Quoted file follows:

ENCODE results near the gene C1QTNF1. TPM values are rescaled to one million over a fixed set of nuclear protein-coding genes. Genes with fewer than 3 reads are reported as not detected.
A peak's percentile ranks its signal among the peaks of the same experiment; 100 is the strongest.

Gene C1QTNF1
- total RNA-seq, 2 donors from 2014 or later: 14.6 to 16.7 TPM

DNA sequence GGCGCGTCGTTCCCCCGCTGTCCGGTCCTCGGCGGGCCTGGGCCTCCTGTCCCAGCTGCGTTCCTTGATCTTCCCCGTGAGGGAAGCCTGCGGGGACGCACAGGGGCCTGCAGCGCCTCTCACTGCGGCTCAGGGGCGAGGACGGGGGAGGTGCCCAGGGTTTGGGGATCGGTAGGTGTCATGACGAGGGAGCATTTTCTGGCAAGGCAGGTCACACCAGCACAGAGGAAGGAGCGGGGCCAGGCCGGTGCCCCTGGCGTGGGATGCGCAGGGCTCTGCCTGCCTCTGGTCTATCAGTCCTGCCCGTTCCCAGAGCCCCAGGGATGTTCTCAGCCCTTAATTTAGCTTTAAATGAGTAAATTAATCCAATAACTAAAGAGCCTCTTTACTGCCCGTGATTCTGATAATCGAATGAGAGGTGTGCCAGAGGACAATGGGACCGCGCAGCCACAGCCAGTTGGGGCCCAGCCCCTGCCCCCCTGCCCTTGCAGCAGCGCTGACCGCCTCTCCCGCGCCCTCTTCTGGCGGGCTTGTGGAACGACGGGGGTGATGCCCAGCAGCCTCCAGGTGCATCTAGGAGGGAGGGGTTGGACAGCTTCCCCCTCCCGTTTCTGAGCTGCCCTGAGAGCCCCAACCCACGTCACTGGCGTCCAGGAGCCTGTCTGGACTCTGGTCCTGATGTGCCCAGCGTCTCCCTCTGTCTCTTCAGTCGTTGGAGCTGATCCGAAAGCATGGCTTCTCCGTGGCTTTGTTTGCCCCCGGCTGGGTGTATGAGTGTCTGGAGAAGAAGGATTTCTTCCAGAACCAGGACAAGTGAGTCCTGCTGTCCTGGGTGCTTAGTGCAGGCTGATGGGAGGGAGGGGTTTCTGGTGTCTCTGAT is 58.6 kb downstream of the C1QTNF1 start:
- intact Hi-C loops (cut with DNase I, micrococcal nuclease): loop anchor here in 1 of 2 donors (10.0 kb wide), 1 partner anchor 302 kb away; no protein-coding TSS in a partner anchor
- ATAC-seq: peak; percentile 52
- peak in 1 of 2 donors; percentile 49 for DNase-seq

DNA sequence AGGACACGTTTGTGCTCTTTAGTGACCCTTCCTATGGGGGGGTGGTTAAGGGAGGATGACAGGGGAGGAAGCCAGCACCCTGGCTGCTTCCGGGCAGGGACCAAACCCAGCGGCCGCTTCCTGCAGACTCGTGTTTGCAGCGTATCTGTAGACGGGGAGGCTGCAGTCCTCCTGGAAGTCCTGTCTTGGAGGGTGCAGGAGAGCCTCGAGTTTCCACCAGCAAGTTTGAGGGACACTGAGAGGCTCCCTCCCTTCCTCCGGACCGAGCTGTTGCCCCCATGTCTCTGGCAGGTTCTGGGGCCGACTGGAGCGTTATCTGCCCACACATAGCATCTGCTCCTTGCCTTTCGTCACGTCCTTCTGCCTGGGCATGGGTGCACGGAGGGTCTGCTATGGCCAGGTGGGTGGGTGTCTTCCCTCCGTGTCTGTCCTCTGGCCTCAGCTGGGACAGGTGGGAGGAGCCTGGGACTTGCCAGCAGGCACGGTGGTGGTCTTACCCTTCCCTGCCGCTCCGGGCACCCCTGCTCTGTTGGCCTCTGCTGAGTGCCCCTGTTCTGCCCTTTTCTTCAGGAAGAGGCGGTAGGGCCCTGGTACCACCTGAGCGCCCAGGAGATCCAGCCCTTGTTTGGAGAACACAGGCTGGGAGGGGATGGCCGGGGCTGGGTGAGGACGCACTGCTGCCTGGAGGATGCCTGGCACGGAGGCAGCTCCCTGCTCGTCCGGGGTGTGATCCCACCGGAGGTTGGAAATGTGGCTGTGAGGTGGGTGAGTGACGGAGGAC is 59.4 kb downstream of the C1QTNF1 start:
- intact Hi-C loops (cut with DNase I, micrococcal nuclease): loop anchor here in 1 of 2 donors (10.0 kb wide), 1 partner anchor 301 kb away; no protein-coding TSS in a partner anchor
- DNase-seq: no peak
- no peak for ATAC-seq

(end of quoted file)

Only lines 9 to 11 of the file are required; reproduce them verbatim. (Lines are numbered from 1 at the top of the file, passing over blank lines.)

DNA sequence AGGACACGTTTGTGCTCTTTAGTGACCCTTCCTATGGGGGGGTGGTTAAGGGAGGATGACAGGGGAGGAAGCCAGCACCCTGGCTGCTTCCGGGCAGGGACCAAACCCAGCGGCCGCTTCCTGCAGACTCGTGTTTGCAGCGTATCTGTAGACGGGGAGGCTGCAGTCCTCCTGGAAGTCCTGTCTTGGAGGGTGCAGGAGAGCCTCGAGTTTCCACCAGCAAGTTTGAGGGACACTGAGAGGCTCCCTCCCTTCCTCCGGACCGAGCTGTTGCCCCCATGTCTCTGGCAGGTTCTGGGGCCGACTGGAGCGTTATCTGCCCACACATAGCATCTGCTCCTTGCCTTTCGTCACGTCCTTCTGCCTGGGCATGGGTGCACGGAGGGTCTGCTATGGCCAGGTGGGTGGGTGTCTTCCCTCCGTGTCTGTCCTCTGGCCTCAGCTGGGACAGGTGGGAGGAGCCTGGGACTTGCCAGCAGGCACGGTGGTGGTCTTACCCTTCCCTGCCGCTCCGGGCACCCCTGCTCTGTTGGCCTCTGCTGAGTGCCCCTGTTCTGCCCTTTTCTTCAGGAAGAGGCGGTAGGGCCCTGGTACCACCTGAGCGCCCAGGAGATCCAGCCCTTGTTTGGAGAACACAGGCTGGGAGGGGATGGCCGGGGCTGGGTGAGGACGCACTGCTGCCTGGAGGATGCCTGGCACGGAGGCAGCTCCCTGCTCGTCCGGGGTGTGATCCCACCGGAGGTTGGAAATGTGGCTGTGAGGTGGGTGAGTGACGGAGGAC is 59.4 kb downstream of the C1QTNF1 start:
- intact Hi-C loops (cut with DNase I, micrococcal nuclease): loop anchor here in 1 of 2 donors (10.0 kb wide), 1 partner anchor 301 kb away; no protein-coding TSS in a partner anchor
- DNase-seq: no peak